Globe-Gazette from Mason City, Iowa on April 10, 1931 · Page 11
Get access to this page with a Free Trial

A Publisher Extra Newspaper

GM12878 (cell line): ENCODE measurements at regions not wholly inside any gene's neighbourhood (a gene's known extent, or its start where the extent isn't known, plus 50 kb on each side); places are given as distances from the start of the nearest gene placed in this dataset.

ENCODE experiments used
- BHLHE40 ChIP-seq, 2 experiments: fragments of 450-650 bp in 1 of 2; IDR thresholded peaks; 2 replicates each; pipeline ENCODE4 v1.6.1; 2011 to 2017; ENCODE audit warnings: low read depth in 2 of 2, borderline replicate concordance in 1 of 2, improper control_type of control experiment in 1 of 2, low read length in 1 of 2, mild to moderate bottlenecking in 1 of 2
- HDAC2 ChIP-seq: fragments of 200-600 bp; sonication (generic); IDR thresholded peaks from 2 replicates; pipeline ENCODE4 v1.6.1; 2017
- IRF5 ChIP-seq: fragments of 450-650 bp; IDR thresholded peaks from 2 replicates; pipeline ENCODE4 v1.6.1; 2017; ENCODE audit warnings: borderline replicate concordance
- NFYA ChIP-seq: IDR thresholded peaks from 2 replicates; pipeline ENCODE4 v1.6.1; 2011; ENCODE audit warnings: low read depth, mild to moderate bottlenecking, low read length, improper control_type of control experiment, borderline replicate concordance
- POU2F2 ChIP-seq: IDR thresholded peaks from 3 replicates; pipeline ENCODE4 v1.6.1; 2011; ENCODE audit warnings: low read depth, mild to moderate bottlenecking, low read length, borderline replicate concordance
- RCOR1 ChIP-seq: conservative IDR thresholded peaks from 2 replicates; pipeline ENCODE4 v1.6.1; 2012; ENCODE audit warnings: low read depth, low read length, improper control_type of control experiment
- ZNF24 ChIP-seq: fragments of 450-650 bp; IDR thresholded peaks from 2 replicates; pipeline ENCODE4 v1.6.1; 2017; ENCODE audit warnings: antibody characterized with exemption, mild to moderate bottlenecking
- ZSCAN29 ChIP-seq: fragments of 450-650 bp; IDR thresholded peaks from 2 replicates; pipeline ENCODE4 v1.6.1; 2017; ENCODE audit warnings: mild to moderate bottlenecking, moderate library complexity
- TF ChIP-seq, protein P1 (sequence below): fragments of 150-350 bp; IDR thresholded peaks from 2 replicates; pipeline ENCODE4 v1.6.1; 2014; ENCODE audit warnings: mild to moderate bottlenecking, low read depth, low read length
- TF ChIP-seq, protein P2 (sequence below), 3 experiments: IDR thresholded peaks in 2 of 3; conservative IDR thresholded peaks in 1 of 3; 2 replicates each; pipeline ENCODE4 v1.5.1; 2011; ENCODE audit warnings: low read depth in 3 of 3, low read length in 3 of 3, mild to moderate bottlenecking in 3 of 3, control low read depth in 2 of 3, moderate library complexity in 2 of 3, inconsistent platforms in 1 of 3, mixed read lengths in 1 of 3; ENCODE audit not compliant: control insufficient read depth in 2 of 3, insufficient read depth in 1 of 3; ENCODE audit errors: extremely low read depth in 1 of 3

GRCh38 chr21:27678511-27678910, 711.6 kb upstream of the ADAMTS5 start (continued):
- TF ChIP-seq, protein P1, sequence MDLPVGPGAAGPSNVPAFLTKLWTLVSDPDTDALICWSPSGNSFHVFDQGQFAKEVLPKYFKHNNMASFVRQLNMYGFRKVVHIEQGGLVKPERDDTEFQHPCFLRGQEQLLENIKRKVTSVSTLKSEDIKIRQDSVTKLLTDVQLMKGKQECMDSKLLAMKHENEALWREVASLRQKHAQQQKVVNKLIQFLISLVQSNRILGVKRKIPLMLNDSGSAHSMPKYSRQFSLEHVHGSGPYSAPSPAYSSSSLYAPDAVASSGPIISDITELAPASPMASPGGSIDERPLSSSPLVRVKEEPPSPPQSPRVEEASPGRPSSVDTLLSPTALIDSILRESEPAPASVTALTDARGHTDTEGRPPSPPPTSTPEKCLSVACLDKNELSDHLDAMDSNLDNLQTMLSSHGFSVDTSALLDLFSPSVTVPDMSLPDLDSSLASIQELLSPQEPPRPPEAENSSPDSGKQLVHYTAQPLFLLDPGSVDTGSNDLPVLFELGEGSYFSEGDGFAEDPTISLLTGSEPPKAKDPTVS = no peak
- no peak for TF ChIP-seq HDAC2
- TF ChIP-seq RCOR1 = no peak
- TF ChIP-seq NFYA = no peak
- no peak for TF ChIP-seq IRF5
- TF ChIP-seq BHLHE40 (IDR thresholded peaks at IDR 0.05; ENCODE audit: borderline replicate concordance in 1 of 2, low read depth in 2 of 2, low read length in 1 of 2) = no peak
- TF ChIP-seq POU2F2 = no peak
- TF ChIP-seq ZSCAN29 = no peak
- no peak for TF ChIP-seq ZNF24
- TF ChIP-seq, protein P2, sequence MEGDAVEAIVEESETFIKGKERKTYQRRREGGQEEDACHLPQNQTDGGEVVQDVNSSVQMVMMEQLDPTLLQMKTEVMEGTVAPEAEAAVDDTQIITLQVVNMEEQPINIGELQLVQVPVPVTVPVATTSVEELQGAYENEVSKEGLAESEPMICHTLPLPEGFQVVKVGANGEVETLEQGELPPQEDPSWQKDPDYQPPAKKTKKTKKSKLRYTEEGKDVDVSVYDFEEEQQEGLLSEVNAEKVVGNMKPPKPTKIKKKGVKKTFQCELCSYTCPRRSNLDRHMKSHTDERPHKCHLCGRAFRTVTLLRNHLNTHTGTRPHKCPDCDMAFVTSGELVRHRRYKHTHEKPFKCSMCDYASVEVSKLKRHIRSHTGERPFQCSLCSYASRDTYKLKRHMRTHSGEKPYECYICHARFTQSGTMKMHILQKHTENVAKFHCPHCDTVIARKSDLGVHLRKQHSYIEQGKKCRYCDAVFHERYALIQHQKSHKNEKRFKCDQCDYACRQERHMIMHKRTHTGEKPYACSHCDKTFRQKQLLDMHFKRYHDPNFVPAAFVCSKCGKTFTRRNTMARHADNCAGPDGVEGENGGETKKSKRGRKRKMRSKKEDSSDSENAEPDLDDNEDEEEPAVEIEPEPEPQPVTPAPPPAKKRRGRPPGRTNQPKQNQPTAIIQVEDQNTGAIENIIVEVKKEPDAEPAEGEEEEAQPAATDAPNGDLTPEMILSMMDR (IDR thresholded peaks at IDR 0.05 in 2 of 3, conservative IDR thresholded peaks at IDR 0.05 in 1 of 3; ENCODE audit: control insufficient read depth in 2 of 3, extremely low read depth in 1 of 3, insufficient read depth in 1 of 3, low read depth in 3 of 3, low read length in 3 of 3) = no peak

Globe-Gazette from Mason City, Iowa · Page 11

Mason City, Iowa
Issue Date:
Friday, April 10, 1931
Page 11
Start Free Trial